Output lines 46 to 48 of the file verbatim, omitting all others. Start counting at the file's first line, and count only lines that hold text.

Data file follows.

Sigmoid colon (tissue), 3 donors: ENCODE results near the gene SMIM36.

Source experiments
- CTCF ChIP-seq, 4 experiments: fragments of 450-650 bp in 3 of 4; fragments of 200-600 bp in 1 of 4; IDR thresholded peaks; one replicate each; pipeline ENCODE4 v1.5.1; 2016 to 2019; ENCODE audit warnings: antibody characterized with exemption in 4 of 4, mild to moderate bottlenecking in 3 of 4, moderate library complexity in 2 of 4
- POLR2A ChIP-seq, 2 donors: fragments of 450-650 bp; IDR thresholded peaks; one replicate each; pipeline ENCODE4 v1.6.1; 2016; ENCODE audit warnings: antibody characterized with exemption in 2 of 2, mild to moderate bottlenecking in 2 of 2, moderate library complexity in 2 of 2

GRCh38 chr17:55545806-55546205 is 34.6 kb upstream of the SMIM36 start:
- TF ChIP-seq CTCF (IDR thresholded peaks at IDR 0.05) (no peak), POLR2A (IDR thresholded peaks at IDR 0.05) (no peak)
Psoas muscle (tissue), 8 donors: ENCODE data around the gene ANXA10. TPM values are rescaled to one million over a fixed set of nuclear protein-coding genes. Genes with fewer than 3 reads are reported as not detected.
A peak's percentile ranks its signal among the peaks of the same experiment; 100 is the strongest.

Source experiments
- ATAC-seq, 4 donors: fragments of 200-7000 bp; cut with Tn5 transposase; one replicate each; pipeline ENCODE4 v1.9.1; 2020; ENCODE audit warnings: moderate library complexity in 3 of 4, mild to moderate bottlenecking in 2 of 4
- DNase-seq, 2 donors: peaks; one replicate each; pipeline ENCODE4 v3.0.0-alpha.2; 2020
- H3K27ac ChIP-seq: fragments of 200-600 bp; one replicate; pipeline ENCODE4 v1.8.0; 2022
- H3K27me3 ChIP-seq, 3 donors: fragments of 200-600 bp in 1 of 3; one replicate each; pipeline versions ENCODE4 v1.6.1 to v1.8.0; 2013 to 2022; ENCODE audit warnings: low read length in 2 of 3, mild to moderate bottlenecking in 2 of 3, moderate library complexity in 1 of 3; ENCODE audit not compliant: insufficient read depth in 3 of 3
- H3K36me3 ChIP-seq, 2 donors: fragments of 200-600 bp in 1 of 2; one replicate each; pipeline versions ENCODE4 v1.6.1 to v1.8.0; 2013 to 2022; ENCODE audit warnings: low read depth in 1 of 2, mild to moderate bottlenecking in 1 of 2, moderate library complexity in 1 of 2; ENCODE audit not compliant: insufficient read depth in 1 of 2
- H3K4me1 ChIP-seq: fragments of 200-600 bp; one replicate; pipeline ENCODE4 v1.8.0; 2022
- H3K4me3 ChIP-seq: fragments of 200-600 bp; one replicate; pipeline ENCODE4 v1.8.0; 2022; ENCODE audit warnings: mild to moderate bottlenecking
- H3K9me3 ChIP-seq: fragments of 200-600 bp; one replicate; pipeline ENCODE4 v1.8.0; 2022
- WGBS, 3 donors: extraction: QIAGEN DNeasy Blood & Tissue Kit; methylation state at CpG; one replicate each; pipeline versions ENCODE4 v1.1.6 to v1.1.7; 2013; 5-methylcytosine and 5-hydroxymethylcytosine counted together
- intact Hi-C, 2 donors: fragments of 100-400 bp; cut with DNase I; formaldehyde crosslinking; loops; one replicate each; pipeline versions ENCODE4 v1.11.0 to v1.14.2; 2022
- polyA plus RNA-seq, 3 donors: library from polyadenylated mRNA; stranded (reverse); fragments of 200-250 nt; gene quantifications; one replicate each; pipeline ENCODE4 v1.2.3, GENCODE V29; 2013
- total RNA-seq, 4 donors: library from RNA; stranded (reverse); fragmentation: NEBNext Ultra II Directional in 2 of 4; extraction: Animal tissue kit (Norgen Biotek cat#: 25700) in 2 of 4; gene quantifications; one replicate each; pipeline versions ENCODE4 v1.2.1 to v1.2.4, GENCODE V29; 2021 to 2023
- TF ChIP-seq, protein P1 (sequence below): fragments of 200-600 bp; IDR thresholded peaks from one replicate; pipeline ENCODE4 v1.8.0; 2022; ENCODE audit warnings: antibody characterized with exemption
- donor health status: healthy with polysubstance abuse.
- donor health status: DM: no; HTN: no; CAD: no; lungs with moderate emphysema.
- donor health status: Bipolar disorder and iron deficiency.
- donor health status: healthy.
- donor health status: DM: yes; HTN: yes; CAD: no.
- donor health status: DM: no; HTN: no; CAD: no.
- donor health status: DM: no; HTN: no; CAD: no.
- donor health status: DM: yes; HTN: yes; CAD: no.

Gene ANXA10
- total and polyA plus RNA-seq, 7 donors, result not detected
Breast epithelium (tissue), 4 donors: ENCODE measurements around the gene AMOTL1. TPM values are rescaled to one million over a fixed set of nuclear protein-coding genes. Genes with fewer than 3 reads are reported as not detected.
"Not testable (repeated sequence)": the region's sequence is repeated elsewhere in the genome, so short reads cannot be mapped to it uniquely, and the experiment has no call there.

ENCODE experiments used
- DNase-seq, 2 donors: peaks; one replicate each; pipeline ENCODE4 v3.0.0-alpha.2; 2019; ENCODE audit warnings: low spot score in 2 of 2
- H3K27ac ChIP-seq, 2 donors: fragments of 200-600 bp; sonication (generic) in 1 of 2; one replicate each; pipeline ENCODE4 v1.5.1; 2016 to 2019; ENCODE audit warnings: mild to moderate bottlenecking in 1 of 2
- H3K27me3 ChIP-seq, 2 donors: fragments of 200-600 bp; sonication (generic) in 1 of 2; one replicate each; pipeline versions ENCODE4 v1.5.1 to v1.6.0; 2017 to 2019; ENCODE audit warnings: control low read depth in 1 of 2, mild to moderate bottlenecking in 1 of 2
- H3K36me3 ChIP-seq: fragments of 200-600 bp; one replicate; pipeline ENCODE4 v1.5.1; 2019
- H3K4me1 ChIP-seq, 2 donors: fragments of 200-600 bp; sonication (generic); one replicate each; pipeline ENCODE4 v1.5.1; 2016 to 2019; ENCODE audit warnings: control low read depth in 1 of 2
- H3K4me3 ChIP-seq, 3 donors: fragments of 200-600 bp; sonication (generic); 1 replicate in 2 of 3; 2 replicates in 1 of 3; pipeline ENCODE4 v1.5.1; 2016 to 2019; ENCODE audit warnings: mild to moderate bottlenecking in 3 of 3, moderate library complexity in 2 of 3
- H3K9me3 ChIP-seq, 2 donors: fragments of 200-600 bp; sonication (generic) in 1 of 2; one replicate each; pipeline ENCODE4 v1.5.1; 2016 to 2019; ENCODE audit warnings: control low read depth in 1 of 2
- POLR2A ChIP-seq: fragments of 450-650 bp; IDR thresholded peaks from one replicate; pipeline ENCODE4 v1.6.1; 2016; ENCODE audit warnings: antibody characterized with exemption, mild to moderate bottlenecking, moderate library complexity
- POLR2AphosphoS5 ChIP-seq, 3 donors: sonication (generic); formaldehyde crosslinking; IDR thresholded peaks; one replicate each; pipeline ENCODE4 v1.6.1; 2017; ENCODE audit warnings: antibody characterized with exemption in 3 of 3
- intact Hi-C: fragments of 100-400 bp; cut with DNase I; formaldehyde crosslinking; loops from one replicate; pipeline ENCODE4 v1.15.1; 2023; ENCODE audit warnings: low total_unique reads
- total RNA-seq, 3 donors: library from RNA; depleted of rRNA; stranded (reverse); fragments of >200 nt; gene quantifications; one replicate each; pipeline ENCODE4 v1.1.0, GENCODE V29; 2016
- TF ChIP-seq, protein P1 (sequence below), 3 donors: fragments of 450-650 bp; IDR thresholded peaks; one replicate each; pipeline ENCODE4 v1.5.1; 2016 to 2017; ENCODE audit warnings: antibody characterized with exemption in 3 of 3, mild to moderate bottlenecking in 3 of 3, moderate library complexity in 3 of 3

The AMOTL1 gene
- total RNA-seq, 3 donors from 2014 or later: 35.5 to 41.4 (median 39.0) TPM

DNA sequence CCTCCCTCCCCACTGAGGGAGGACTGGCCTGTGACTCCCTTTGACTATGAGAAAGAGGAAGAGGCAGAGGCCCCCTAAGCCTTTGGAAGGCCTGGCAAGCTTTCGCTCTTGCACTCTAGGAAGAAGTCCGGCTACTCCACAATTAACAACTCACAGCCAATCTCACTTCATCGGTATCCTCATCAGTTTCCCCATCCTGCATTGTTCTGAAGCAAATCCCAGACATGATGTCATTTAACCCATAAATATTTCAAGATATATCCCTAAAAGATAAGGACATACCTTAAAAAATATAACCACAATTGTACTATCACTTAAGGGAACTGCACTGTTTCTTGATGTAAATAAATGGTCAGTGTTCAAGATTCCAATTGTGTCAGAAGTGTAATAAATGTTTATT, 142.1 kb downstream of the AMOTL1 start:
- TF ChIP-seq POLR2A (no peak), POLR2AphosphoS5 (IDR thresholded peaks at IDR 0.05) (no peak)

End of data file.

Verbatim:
- total RNA-seq, 3 donors: library from RNA; depleted of rRNA; stranded (reverse); fragments of >200 nt; gene quantifications; one replicate each; pipeline ENCODE4 v1.1.0, GENCODE V29; 2016
- TF ChIP-seq, protein P1 (sequence below), 3 donors: fragments of 450-650 bp; IDR thresholded peaks; one replicate each; pipeline ENCODE4 v1.5.1; 2016 to 2017; ENCODE audit warnings: antibody characterized with exemption in 3 of 3, mild to moderate bottlenecking in 3 of 3, moderate library complexity in 3 of 3

The AMOTL1 gene